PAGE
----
Reflections on life and death have taken on a new urgency during the pandemic. What constitutes a good life and a good death?. The themes of life and death pulse throughout the Bible in the lives of individuals and communities. The Creator has empowered humankind to work out their lives and grapple with their deaths, setting before them precepts to follow and people to imitate, preeminently Jesus, risen from the dead. Gillman examines such pressing issues as martyrdom, abortion, suicide, and capital punishment. (New City Press NY, 2020)

Social Justice

1. To Serve the People: My Life Organizing with Cesar Chavez and the Poor, By LeRoy Chatfield with Jorge Mariscal

Chatfield’s memoir ranges from the cloisters of the Christian Brothers and the halls of secondary education to the fields of Central California and the streets of Sacramento. His incredible life story encompasses time as a Christian Brother, a close aide to Cesar Chavez and the Farmworkers Movement, and a key advisor to Governor Jerry Brown. 

(University of New Mexico Press, 2020)

2. Dorothy Day: Dissenting Voice of the American Century, By John Loughery and Blythe Randolph

A new biography of one of the most important figures in U.S. Catholic history. (Simon and Schuster, 2020). Read an interesting review here:

3. Writing Straight with Crooked Lines: A Memoir, By Jim Forest

Jim Forest is one of the most important Catholic activists for nonviolence. He was one of the founders of the Catholic Peace Fellowship. He worked intimately with such important peace activists as Dorothy Day, Thomas Merton, Daniel Berrigan, Henri Nouwen, and Thich Nhat Hanh. He has written personal memoir-biographies of Day, Merton, and Berrigan. The son of ardent Communists, his memoir tells his remarkable journey from his enlistment in the Navy to his discharge as a conscientious objector following his conversion to Catholicism to his becoming a seminal figure in the Catholic nonviolent and peace movement.(Orbis, 2020)

4. River of Fire: My Spiritual Journey, By Sr. Helen Prejean

The author of Dead Man Walking and preeminent Catholic activist against the Death Penalty, Prejean offers her personal journey explaining how she went from being a traditional sister in a convent in the 1950s to a leading social rights activist.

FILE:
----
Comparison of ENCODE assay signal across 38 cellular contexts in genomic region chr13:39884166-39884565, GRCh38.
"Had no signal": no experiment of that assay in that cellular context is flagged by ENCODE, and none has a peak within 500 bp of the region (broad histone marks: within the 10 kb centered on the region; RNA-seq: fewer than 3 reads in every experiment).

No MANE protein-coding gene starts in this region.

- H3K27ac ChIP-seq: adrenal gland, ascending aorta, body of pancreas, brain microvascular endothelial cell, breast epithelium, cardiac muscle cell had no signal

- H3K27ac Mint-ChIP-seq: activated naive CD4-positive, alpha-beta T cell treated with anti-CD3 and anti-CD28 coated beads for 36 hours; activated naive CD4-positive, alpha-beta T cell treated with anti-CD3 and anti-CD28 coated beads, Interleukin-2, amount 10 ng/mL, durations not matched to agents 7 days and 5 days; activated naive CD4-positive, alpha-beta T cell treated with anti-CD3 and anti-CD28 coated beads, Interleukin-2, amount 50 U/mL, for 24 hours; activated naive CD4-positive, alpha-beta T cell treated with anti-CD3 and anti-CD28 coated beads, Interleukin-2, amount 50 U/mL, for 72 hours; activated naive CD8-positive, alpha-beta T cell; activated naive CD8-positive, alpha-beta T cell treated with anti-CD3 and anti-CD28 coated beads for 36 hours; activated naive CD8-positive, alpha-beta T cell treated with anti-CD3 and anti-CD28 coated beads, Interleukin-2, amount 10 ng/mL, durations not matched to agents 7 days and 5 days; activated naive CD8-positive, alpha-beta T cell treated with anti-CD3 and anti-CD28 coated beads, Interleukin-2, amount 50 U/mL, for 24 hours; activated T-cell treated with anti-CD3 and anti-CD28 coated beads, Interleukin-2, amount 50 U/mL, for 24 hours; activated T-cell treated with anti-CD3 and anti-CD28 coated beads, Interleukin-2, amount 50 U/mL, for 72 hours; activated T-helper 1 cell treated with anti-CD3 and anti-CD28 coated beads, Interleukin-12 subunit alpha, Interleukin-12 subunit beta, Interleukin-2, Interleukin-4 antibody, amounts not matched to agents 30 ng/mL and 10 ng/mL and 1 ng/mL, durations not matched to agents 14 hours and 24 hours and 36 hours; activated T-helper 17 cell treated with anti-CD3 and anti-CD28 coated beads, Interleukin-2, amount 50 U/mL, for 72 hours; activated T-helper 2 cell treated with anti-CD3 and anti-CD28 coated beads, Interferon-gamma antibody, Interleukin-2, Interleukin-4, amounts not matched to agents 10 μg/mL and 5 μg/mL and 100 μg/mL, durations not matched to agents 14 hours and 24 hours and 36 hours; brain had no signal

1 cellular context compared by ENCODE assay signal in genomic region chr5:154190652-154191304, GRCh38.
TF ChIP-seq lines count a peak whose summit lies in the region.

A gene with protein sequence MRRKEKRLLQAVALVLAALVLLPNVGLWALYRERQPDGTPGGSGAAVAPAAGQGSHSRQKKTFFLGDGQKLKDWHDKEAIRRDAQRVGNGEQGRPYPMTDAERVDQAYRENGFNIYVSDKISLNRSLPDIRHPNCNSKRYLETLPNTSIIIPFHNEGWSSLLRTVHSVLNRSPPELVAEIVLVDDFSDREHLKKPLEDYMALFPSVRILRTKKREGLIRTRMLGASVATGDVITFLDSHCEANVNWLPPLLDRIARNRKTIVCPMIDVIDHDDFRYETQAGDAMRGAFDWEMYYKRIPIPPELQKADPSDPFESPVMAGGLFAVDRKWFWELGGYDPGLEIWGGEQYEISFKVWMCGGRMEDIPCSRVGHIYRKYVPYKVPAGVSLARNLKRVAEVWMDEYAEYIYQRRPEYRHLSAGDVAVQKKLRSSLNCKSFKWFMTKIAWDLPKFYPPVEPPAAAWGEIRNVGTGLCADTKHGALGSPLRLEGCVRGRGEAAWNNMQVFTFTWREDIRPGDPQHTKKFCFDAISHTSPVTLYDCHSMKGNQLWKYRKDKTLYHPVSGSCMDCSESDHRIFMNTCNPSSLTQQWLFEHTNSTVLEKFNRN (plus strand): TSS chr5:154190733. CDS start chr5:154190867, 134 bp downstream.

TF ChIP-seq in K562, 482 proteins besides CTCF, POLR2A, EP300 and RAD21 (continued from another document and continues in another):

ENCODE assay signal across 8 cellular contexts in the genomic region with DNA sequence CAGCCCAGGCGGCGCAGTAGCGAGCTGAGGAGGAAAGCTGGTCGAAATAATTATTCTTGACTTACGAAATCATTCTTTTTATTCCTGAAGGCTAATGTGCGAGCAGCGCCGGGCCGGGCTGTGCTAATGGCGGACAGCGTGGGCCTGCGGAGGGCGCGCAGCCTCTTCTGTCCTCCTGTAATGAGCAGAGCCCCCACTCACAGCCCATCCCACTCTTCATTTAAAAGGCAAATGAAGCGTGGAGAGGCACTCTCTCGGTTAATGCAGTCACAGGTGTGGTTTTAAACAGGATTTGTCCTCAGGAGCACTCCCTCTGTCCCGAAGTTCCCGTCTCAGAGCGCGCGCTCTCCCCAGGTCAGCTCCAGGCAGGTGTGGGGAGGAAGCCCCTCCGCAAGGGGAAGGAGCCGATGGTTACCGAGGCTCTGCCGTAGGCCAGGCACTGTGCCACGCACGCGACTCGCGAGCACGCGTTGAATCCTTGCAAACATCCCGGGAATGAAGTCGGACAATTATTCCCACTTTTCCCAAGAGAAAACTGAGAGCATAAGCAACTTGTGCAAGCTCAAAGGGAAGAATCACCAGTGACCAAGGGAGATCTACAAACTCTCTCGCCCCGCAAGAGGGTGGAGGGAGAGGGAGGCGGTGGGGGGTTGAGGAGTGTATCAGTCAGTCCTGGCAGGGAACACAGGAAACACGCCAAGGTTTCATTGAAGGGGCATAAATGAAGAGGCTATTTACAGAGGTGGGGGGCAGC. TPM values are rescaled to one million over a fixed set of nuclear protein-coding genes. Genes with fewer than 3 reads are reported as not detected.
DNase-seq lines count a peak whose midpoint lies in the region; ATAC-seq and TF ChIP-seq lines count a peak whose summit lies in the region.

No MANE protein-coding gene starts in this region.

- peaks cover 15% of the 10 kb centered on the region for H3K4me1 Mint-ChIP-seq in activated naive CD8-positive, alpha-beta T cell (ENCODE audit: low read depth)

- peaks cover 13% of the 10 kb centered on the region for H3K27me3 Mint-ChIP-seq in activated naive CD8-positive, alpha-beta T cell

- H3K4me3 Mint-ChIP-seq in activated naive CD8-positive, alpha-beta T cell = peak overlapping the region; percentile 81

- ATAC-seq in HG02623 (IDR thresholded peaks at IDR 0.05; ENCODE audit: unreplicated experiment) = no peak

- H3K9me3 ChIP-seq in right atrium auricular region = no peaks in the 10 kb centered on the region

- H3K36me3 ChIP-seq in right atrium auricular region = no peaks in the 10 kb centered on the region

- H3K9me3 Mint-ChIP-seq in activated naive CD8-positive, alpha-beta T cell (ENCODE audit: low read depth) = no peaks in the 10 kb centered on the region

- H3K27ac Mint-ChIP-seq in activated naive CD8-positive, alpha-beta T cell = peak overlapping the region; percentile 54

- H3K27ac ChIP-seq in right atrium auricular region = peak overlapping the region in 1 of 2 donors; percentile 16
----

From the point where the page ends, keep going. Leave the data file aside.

(Random House, 2019) 

Catholic Women

1. Women: Icons of Christ, By Phyllis Zagano

Professor at Hofstra University and a member of the Papal Study Committee on Women in the Diaconate, Zagano has written an important new study which examines the role of women’s ministry in the history of the Church, particularly women in the diaconate. She asks, “Who can be an icon of Christ” and argues for a return to women to the diaconate, a ministry, she argues, women fulfilled in the early church.

(Paulist Press, 2020)

For an interesting review:

2. The Laywoman Project: Remaking Catholic Womanhood in the Vatican II Era , By Mary Henold

Henold examines lay Catholic women in the United States and how they negotiated being part of a patriarchal church in the midst of a feminist revolution in the larger culture. Catholic women sought to adapt to new ways of being church and new ways of being churchwomen. 

(University of North Carolina Press, 2020)

3. To Speak the Truth with Love: A Biography of Theresa Kane, R.S.M., By Christine Schenk, CSJ

Schenk tells the story of Sr. Theresa Kane, president of the Leadership Conference of Women Religious, who engaged Pope John Paul II, during his visit to the United States in 1979, calling for all of the Church’s ministries to be open to women (i.e. priesthood). Schenk charts the aftermath of Kane’s bold stance and how US Catholic Churchwomen responded to the challenge.

(Orbis, 2019)

General Interest

Vatican Museum: 100 Works Not to Be Missed, By Musei Vaticani

A beautiful coffee-table book with lavish photos of the extraordinary collections held at the Vatican Museum. A visual delight!

(Paulist Press, 2019)